By: Hellene Hiner
A Sad Little Story With a Happy Ending.
A couple of months later Jenny turned seven. Lillian came to her birthday party. After all of the fun and celebration had concluded, Jenny's mom suddenly asked “Lillian, sweetie, would you play our family's favorite song? Remember that piece that you played at your recital a couple of months ago?“. “Oh, I forgot that music already!“, the girl carelessly replied.
“I am so sorry to hear that”, Jenny's mom was distressed. Suddenly a happy thought lit up her face. “I completely forgot! We have sheet music of the song!” She opened the piano bench and placed the music on the piano.
Lillian narrowed her eyes at the notes. Then she hopelessly looked around the room and began to fidget on the bench. “I can't read this“, she finally confessed.
“But you learned this piece by reading, right?“, Jenny's mom asked somewhat baffled.
“Of course! We read this with my teacher sitting at my side and I also memorized a lot by looking at her hands”, Lillian whispered.
Later on, Jenny’s story takes an absolutely astonishing turn. Before I get to it, I have some important thoughts to share with you as a music educator. Many parents, like Jenny's mom, look for answers when they send their children to music lessons. One of the most common is:
Many think that reading words and reading music notes are the same process. Is this true?
Children learn to read after they can speak fluently in the same language. But when we play piano, we 'speak' with our fingers. They are our 'voice' and 'vocal chords.' Do we have an inborn skill to manage our 10 fingers the same way that we control our vocal cords? Of course not!
For this reason, a beginning piano student of any age misses keys and struggles with finger work, just like a baby whose first efforts at speaking begin with babbling and vocalizing sounds. Obviously, teaching someone to read who can't say a single phrase is not the same as teaching a student who can't stop talking like a chatterbox.
Another point to ponder-- five and six year old readers are already capable of focusing their eyesight on small letters and then shifting this focus along a line of words. They often use their finger or a ruler to mark their place on a page because they are afraid of losing track of the words.
But when playing piano, there are more than ten black tracks and eleven white ones that a music reader must follow all at once! Maintaining the eye’s focus over all these tracks is a skill required only in the arenas of piano playing and chess. Unfortunately, piano beginners can't help themselves by pointing, because their fingers are busy with the keys.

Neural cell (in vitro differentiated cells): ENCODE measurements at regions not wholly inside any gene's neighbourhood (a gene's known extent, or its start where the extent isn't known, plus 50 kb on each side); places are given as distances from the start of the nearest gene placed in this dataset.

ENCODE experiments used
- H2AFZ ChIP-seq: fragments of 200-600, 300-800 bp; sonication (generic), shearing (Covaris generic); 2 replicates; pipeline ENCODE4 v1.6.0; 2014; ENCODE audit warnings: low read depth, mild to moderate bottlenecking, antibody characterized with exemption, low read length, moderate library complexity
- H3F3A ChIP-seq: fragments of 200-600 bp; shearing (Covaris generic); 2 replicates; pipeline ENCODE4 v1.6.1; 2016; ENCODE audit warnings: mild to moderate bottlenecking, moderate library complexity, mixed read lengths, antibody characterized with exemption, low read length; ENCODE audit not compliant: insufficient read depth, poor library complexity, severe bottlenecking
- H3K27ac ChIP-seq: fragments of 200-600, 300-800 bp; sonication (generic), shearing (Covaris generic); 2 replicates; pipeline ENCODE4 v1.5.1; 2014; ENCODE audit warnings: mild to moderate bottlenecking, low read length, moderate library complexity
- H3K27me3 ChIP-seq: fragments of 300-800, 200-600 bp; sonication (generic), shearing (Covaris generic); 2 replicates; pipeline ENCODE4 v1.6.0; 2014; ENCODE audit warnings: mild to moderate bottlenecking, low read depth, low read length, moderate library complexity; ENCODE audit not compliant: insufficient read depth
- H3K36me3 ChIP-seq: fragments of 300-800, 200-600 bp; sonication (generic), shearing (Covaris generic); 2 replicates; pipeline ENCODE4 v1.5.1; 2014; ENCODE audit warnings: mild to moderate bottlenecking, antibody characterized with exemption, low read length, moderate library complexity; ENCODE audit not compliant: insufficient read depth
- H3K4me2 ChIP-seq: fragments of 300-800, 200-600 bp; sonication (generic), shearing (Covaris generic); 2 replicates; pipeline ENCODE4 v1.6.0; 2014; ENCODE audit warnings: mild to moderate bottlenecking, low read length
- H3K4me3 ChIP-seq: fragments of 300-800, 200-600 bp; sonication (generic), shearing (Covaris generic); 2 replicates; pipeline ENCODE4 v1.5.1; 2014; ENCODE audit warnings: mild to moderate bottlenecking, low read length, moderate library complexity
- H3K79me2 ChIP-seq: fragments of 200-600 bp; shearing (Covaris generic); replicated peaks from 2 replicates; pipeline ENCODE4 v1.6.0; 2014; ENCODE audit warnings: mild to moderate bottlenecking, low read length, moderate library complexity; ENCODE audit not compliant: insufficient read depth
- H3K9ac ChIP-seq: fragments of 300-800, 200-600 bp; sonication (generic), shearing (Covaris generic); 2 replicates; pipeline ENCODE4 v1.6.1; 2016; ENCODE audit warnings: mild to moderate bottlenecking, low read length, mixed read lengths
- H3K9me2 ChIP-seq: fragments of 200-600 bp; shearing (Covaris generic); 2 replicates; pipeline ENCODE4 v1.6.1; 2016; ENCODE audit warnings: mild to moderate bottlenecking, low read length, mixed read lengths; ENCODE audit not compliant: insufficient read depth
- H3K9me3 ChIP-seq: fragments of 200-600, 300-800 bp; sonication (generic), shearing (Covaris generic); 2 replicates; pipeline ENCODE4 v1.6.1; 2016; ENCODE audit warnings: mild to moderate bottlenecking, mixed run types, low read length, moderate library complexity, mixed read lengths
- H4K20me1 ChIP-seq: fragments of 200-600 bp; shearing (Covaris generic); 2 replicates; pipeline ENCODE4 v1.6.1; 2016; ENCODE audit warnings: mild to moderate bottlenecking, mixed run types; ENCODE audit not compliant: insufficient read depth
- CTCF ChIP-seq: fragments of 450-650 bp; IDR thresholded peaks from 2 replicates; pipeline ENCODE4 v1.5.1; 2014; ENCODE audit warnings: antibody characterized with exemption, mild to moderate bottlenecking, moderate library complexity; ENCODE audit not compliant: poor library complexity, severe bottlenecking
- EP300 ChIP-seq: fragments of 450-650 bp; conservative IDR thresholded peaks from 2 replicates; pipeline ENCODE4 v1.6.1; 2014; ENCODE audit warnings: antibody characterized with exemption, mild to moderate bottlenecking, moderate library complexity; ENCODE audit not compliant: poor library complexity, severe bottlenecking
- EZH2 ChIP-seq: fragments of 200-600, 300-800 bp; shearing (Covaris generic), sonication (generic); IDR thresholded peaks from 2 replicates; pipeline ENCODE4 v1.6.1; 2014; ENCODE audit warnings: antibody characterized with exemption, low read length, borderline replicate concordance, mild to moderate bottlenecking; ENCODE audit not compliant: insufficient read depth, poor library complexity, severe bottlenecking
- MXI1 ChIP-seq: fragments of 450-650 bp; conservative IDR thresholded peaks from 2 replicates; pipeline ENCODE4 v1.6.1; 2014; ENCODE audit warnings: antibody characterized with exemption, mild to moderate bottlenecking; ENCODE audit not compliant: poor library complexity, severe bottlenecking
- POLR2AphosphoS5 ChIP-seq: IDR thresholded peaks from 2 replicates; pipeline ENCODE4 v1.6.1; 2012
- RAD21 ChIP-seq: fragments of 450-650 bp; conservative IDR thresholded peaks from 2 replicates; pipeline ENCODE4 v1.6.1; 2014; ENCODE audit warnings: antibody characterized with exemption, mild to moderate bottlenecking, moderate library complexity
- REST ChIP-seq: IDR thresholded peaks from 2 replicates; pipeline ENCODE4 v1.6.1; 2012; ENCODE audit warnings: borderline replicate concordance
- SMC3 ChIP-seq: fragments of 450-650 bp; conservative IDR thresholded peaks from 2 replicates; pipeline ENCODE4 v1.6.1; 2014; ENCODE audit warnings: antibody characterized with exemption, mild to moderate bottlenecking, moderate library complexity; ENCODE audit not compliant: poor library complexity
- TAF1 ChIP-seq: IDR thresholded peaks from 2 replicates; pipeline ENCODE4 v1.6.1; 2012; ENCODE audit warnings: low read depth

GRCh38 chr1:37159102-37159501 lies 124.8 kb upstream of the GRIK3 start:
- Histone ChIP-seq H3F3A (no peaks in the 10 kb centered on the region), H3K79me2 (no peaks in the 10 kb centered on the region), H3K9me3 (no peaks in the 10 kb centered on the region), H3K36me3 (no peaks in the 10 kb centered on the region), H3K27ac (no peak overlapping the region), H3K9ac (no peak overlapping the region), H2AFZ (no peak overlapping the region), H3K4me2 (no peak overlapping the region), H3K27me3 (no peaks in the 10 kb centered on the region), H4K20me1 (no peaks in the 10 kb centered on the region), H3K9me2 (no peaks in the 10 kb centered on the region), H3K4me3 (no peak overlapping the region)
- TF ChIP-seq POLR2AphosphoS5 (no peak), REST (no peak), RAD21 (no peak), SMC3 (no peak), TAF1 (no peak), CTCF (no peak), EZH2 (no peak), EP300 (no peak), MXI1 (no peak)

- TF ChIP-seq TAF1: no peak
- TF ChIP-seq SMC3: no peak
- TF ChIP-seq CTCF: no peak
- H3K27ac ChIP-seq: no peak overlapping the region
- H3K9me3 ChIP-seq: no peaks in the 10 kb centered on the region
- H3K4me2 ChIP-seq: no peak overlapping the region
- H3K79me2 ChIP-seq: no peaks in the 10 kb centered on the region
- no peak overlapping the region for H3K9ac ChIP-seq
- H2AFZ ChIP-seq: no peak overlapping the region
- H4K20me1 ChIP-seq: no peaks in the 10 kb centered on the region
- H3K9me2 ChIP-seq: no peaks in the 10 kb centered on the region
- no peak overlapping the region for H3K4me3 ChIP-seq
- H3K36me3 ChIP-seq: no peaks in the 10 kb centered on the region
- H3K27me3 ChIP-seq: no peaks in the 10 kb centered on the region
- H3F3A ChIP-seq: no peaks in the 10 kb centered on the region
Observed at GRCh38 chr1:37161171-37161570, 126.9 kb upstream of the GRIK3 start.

Consider the spatial relationship of the keys on the piano to the music score. A beginner have to divide their eyesight between the notations on the music (no simple feat in itself) and their hands on the keys. Otherwise, they won't hit the right target! Poor things, they can't sneeze or even blow their noses, for fear of losing their position on the keys- and taking forever to find it again!
Another challenge is to learn the sound of a note ‘by ear’. Any pre school child can already clearly tell the difference between O and U, and between U and Y. Unfortunately, this can usually not be said for the musical ear of the very same child. To determine the difference between C and C-sharp is not every child's (or even adult’s) forte.
The reason for this is plain and simple: their entire life, children have been too busy with learning to express their desires with words! It is a matter of survival for them, in some terms. Put yourself in the child's shoes. You want to say, 'I want candy' and babble nonsense instead. What you do get? Perhaps, some steamed broccoli and carrots. As for your ability to differentiate C from C–sharp- it’s not so crucial compared to real life drama, don't you think?
To make a long story short, our kids are not naturally inclined to read music notation the same way they are ready to read books. They can't focus, their coordination skills are still developing, and their musical ear is in bad need of improvement. No elementary school teacher would ever expect such 'beginners with special needs' to read books. No way!
But piano teachers have no choice. They take such students with enthusiasm, because they simply love music, and, well… there is no alternative. But at least they always have a chance to 'win the lottery' and to get some really smart-talking 'toddler,' (it is always exciting to have an element of unpredictability at your job). They do their best to teach your child to play and enjoy music with the tools and methods available.